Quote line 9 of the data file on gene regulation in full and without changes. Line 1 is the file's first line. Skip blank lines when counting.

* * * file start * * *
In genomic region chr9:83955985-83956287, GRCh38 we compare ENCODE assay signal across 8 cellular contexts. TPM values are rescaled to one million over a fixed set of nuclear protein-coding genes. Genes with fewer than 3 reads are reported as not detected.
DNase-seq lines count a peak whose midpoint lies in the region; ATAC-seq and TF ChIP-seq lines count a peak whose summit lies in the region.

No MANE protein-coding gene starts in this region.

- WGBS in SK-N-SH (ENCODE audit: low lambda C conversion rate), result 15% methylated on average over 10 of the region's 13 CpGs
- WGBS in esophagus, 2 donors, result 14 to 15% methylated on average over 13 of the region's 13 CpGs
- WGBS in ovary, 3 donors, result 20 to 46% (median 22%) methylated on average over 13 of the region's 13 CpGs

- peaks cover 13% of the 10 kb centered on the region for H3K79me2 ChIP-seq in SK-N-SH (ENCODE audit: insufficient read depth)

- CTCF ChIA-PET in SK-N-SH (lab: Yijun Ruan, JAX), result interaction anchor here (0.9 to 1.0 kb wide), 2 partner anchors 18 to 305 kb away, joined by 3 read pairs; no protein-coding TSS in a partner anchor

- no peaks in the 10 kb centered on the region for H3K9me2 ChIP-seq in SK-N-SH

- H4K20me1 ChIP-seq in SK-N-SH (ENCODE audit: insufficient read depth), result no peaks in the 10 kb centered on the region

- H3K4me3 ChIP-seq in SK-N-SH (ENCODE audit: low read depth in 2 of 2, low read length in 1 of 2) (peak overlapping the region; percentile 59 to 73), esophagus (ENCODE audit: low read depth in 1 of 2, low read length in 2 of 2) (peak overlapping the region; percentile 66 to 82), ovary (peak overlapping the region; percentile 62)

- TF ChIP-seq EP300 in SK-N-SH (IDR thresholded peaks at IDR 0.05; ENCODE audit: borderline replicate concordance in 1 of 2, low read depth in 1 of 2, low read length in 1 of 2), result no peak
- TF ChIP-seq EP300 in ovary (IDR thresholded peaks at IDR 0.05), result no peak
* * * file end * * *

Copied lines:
- no peaks in the 10 kb centered on the region for H3K9me2 ChIP-seq in SK-N-SH